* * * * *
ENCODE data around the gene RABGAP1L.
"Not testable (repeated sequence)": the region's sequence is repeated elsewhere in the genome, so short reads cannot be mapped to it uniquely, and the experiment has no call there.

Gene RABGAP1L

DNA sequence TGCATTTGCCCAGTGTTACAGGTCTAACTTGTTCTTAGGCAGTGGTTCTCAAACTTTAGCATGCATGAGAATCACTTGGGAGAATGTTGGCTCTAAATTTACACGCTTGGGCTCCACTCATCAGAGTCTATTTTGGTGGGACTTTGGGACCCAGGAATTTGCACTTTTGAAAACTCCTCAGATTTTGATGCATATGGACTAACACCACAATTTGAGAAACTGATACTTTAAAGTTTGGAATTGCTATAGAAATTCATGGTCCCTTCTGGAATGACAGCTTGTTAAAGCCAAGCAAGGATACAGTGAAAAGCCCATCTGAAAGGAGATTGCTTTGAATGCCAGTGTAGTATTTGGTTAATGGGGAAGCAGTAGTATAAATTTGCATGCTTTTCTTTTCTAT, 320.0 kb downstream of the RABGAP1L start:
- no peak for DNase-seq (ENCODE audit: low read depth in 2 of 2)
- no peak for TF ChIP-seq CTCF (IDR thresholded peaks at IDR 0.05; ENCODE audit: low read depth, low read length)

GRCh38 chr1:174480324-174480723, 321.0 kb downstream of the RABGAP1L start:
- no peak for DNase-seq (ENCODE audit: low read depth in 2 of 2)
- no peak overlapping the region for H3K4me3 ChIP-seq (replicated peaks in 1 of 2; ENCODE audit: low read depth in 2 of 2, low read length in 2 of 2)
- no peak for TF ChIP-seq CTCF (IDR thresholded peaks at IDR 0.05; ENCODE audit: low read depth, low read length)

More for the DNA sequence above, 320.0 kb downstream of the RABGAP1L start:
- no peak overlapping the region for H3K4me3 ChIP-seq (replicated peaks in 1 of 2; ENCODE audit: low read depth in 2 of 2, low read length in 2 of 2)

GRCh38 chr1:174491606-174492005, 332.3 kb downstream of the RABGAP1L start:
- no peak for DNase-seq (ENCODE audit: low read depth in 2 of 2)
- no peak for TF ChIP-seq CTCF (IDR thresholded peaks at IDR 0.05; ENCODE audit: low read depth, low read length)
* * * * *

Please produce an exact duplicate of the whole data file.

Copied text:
ENCODE data around the gene RABGAP1L.
"Not testable (repeated sequence)": the region's sequence is repeated elsewhere in the genome, so short reads cannot be mapped to it uniquely, and the experiment has no call there.

Gene RABGAP1L

DNA sequence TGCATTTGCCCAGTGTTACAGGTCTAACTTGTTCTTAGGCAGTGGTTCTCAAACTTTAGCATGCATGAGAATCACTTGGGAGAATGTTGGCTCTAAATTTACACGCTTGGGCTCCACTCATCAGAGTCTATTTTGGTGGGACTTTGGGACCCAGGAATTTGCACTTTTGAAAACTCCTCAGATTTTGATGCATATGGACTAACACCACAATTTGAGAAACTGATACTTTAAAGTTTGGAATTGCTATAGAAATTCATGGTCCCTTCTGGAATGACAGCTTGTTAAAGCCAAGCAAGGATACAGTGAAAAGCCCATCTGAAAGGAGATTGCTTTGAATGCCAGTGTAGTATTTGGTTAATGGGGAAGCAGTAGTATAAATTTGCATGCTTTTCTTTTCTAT, 320.0 kb downstream of the RABGAP1L start:
- no peak for DNase-seq (ENCODE audit: low read depth in 2 of 2)
- no peak for TF ChIP-seq CTCF (IDR thresholded peaks at IDR 0.05; ENCODE audit: low read depth, low read length)

GRCh38 chr1:174480324-174480723, 321.0 kb downstream of the RABGAP1L start:
- no peak for DNase-seq (ENCODE audit: low read depth in 2 of 2)
- no peak overlapping the region for H3K4me3 ChIP-seq (replicated peaks in 1 of 2; ENCODE audit: low read depth in 2 of 2, low read length in 2 of 2)
- no peak for TF ChIP-seq CTCF (IDR thresholded peaks at IDR 0.05; ENCODE audit: low read depth, low read length)

More for the DNA sequence above, 320.0 kb downstream of the RABGAP1L start:
- no peak overlapping the region for H3K4me3 ChIP-seq (replicated peaks in 1 of 2; ENCODE audit: low read depth in 2 of 2, low read length in 2 of 2)

GRCh38 chr1:174491606-174492005, 332.3 kb downstream of the RABGAP1L start:
- no peak for DNase-seq (ENCODE audit: low read depth in 2 of 2)
- no peak for TF ChIP-seq CTCF (IDR thresholded peaks at IDR 0.05; ENCODE audit: low read depth, low read length)